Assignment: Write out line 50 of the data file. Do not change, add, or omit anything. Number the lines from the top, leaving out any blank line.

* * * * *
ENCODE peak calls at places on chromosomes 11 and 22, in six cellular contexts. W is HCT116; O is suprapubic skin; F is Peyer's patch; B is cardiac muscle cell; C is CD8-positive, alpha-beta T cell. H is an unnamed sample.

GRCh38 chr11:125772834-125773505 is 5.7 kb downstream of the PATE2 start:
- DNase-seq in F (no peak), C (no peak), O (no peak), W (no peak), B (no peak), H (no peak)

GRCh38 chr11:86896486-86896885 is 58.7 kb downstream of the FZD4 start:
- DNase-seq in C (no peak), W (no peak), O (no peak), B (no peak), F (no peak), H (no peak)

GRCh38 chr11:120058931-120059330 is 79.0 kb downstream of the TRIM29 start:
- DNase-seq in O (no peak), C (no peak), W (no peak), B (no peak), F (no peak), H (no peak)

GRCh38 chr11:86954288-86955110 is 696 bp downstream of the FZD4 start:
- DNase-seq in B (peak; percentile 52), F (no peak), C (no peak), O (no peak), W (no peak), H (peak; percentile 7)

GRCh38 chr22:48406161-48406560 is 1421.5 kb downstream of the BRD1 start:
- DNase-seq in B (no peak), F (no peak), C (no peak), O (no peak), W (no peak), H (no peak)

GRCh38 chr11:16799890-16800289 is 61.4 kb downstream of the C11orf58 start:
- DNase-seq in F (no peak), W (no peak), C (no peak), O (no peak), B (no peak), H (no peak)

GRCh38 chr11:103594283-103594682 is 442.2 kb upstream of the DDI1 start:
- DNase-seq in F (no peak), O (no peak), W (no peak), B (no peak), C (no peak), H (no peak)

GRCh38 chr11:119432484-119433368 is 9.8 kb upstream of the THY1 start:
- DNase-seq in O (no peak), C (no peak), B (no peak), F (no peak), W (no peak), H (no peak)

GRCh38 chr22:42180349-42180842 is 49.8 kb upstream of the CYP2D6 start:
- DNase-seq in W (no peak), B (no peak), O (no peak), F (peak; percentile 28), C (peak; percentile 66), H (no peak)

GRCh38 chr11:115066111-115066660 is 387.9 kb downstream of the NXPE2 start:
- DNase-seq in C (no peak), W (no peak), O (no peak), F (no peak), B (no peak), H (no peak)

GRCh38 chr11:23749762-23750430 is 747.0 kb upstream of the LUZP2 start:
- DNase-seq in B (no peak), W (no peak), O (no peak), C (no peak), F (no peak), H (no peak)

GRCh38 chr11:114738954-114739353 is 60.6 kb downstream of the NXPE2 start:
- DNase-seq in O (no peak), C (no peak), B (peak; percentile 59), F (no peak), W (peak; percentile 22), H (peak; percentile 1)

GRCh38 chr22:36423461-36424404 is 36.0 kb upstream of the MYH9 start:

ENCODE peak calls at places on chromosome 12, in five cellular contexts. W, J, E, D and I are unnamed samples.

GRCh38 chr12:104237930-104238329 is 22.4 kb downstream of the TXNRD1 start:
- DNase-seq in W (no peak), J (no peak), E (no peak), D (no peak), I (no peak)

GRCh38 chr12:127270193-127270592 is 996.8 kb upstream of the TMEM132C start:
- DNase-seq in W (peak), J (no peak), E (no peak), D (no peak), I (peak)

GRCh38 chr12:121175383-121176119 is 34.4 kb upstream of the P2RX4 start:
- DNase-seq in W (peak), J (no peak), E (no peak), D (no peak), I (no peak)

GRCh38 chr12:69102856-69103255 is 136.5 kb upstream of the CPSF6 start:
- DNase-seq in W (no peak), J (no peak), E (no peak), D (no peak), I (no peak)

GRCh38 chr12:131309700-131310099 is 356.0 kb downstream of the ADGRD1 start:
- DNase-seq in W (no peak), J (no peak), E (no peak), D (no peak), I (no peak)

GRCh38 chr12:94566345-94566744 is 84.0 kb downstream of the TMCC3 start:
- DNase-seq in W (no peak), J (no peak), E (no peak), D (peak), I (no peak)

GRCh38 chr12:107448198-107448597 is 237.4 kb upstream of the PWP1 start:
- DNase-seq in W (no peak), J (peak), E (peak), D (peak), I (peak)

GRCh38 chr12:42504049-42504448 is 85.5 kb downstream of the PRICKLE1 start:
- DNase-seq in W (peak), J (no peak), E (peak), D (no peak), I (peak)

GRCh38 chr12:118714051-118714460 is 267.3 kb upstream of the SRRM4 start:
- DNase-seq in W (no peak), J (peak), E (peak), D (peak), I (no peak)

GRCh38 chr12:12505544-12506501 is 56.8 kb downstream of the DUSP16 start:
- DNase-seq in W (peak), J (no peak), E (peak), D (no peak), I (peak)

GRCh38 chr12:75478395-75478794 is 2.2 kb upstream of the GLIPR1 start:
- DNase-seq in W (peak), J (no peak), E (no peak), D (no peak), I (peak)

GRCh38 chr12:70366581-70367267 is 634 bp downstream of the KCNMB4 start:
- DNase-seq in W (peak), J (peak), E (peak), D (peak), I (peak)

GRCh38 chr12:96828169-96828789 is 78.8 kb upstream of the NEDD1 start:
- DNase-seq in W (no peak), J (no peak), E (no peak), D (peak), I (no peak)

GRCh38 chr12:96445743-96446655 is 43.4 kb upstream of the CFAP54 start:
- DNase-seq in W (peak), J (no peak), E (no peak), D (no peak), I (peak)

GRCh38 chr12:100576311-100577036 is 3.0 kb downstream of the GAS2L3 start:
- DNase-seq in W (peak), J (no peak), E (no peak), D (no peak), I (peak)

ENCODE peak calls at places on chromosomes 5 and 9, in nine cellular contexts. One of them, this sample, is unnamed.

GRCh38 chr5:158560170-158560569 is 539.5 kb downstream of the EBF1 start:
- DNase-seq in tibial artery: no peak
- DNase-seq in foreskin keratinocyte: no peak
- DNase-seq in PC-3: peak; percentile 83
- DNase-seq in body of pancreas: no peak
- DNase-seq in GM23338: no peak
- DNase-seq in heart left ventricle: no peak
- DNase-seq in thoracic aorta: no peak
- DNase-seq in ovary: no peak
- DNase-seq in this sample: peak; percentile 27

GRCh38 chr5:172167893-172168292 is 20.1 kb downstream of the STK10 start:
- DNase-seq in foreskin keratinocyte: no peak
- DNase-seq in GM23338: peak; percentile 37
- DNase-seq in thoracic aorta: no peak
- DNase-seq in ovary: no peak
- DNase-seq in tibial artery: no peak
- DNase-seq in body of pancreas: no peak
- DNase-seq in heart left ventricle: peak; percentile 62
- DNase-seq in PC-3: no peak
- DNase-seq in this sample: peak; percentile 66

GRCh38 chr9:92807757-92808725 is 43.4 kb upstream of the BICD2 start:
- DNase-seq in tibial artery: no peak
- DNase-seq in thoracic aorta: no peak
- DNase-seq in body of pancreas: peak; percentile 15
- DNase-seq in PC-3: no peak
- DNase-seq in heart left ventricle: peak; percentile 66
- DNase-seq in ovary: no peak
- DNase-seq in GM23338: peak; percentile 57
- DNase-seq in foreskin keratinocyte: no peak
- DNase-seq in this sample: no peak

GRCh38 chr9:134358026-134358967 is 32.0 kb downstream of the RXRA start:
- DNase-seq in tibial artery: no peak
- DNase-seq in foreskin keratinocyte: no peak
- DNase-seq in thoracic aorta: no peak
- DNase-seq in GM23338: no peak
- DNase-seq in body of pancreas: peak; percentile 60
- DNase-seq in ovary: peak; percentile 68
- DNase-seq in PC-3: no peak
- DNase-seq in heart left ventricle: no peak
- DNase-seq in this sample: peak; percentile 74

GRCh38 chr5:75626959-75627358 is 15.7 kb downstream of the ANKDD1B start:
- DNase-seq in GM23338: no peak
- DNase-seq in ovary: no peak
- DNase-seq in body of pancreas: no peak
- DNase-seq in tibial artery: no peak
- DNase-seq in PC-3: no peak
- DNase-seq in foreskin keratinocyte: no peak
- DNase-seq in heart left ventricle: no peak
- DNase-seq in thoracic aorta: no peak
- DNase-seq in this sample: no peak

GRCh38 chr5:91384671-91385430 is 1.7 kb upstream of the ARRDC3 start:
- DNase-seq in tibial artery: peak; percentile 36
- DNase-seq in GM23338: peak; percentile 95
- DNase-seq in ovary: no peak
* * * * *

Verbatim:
GRCh38 chr12:70366581-70367267 is 634 bp downstream of the KCNMB4 start: